Thesis (UNI Access Only)
Advertising and women--United States--History--20th century; Advertising, Magazine--United States--History--20th century; Ladies' Home Journal--History--20th century;
This thesis explores the complicated role the advertising industry faced during World War II in Ladies’ Home Journal. Before entering into war, advertising in women’s magazines emphasized the importance of married women in the home as housewives and mothers. During the first year of U.S. entry into World War II, advertisers began to adapt to the new war economy and urged single women to enter into the workforce.
By early 1944, advertisers urged married women to leave their homes to go to work part or full-time to help the war effort. Faced with the challenges of rationing, shortages, and raising their families, millions of married and single women answered the call entering into previously male-dominated jobs. This thesis will argue that while advertisers desperately called for women to work, they also emphasized that most of these changes in society were a temporary wartime necessity. Often these advertisements depicted women as smiling housewives in aprons or as beautiful debutantes who “protected” their beauty for American soldiers.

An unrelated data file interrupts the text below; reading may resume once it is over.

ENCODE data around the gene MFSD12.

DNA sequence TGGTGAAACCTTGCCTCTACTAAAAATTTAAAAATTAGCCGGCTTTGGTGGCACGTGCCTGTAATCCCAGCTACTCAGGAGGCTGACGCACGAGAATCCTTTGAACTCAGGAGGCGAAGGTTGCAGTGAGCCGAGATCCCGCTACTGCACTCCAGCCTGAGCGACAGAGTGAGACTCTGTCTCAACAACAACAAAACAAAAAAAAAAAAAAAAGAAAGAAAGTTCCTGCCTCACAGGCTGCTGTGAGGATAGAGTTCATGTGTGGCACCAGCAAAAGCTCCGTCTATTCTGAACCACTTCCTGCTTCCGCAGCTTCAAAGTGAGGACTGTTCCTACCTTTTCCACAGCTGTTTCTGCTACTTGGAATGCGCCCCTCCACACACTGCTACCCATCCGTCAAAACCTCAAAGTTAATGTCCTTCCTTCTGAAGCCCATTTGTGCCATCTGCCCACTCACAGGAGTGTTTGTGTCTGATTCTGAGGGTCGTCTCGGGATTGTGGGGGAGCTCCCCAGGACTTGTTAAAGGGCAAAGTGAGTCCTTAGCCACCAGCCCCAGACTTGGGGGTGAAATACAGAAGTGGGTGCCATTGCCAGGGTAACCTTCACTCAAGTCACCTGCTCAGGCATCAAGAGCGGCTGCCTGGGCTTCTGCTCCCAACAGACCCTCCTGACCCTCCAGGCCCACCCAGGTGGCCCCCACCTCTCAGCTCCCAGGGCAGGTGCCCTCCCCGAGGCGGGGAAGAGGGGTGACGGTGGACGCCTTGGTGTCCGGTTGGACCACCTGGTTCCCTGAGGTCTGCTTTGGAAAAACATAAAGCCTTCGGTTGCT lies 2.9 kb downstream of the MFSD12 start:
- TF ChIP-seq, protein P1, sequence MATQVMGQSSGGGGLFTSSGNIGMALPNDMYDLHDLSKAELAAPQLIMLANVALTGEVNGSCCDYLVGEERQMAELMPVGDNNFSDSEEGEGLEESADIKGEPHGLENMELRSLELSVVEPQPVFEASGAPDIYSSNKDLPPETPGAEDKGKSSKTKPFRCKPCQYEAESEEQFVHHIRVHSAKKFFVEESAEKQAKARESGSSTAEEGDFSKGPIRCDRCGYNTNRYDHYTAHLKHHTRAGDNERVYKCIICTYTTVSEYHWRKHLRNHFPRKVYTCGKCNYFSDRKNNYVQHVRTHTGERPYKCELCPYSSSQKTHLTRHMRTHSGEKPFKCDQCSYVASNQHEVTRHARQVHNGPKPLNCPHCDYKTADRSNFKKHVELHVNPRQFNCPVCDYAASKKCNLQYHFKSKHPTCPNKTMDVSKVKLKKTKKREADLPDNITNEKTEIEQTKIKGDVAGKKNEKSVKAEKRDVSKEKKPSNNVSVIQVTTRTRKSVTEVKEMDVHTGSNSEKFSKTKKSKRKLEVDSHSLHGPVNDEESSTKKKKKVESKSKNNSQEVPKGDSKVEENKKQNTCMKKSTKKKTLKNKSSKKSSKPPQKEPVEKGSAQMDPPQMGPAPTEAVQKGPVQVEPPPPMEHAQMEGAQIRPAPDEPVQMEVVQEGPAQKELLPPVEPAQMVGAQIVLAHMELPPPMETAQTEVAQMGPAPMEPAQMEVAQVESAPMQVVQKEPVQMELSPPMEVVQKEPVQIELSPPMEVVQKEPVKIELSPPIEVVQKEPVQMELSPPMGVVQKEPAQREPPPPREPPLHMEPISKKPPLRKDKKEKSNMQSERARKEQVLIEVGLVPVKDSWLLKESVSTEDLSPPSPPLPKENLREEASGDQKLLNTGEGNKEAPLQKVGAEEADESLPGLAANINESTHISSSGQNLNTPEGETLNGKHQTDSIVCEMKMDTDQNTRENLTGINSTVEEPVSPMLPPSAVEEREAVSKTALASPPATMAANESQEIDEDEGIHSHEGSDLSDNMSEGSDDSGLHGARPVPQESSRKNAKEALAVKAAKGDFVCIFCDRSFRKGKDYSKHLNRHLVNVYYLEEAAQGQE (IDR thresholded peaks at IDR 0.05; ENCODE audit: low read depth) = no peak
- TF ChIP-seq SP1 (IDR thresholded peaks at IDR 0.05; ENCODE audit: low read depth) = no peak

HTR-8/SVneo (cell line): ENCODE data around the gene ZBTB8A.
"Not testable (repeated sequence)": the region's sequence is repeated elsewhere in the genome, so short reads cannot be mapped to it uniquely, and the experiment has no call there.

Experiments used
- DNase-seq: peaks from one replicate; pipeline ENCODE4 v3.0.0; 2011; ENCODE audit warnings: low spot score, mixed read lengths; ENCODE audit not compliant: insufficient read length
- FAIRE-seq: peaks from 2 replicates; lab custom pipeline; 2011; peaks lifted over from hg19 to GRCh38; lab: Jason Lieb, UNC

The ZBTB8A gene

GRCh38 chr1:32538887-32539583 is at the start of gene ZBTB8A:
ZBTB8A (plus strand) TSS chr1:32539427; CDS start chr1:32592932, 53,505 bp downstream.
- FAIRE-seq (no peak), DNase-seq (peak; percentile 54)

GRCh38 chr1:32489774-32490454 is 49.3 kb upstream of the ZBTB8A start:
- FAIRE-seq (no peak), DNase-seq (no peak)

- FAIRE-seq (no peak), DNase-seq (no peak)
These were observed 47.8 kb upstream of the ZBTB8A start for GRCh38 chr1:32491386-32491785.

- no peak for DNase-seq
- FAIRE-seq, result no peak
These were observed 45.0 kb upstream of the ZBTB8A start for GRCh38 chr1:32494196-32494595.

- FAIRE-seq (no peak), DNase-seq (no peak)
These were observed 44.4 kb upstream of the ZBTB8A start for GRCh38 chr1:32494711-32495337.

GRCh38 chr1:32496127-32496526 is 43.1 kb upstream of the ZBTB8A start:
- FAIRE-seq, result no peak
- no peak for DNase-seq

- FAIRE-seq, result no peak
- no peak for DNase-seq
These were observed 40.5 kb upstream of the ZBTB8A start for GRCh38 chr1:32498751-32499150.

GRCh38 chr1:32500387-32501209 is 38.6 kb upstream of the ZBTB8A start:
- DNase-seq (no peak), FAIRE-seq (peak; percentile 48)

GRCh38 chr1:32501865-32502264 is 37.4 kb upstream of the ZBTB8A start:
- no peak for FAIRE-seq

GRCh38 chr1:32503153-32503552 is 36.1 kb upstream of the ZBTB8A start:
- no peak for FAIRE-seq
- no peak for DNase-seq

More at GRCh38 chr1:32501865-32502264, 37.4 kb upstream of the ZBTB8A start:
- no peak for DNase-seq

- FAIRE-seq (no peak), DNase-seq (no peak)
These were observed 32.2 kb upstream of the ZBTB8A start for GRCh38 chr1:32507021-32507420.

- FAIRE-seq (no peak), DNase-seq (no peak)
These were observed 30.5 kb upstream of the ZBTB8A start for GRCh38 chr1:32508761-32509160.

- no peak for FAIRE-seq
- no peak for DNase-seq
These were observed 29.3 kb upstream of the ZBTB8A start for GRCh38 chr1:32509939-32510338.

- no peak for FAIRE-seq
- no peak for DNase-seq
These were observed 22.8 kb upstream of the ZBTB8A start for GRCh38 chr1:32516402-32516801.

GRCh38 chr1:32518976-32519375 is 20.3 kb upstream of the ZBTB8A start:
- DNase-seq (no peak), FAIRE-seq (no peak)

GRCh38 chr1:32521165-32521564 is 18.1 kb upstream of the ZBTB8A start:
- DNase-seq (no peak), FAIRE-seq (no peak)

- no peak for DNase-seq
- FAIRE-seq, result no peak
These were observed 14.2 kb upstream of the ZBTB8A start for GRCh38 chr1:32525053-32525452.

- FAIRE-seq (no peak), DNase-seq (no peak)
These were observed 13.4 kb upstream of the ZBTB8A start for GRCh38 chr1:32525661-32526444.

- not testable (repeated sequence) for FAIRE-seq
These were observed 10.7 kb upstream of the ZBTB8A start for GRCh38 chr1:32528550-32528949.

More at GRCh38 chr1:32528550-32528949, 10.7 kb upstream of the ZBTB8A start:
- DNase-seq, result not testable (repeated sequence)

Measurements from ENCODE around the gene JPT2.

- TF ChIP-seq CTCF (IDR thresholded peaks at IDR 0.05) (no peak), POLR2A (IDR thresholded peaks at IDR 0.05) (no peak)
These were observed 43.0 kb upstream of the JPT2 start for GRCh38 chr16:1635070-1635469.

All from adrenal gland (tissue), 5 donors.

As victory became more assured each day in 1945, advertisers quickly began to focus on a consumerist postwar society and promoted an idealization of the American Housewife. While Rosie the Riveter may represent the ideal patriotic woman entering into the workforce during the war. The reality, as depicted within the pages of Ladies’ Home Journal, tells a different story. The vast majority of these women worked as volunteers, grew Victory Gardens, canned, worked in the service industry, or remained at home as mothers. Without these women’s sacrifices victory, unquestionably would have come much later.
Year of Submission
Master of Arts
Department of History
Barbara Cutter, Chair, Thesis Committee
1 PDF file (vii, 103 pages)
©2020 Travis John Carrier
Carrier, Travis John, "Advertising patriotism: Gender and sacrifice in Ladies' Home Journal, 1942-1945" (2020). Dissertations and Theses @ UNI. 1016.